Functions of the cerebrum include memory retention, consciousness, intelligence, thinking, hearing, vision and interpreting touch. 

The cerebrum can be further subdivided into four sections, which are:

  • Frontal Lobe- This section is associated with movements, problem-solving abilities, reasoning, planning and various parts of speech.

  • Parietal Lobe- This section helps in perceiving stimuli, orientation, and movements. 

  • Occipital Lobe- This is involved in visual processing.

  • Temporal Lobe- Relates to the recognition of memory, perception of auditory stimuli and speech. 

The cerebrum also possesses an exterior part called the cerebral mantle, commonly known as the cortex. The cerebrum possesses an exterior part called the cerebral mantle, known as the cortex. The cortex has a large surface area since it is convoluted. 

Other areas that are a part of the cerebrum:

  • Sensory areas- Help in receiving messages

  • Motor areas- Help the voluntary muscles act

  • Association areas- Help in connecting the sensory areas with the motor areas. 

  • Thalamus

This is a part of the forebrain that is located above the brainstem. It is a small structure responsible for conveying sensory information from the various sense organs. It also helps in overall coordination and movement by transmitting motor information. The thalamus is contained within the cerebrum, in the limbic system, which helps in memory retention.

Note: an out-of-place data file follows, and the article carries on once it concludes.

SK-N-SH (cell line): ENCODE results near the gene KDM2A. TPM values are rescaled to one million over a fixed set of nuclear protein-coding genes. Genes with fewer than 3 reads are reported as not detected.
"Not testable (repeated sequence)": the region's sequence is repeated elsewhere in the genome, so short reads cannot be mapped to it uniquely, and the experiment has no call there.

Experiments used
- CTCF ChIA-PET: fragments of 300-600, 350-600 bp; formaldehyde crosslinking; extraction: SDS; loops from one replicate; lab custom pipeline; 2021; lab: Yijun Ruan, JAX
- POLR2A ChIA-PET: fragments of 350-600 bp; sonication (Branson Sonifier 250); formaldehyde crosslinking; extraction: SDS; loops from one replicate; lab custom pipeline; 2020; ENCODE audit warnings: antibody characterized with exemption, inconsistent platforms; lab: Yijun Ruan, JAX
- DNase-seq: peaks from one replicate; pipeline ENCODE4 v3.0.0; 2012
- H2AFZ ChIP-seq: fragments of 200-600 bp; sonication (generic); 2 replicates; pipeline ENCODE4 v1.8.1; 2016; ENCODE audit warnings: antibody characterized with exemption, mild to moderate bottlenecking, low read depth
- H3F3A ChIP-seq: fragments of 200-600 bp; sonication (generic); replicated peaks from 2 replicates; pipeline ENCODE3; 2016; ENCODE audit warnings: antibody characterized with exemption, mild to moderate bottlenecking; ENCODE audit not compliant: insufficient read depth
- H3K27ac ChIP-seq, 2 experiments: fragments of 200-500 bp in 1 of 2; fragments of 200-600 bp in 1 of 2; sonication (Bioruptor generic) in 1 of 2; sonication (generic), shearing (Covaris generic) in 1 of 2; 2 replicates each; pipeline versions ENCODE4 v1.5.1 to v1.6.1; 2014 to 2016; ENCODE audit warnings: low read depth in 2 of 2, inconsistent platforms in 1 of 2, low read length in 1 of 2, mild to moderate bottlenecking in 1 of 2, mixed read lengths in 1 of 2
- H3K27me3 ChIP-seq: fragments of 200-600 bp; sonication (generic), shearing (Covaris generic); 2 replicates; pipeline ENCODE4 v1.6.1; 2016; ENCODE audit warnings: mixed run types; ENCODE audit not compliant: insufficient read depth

• Hypothalamus

The hypothalamus is located below the thalamus and is a small yet essential part of the human brain. It is considered as the primary area of the brain performing the following functions:

  • The body temperature is regulated by the hypothalamus.

  • It receives impulses from various parts of the body.

  • Controls the emotional quotient and mood.

  • Controls the sense of smell and taste.

  • Controls blood pressure, appetite, heart rate, and peristalsis.

2. Midbrain- The midbrain is the central part of the brainstem. It is a fairly small area that consists of the:

  • Tectum

The tectum is the dorsal area of the midbrain and makes up for a small portion of the brain. It controls the reflex movements of the neck muscles, eye, and head. All sensory information from the ears to the cerebrum is relayed here. The tectum also acts as a passage for various neurons that move in and out of the cerebrum.

  • Tegmentum

The tegmentum is an area within the brainstem and forms the platform for the midbrain. It connects with the spinal cord, thalamus, and cerebral cortex. It has a complex structure that controls various reflex actions, body movements, sleep, attention and more.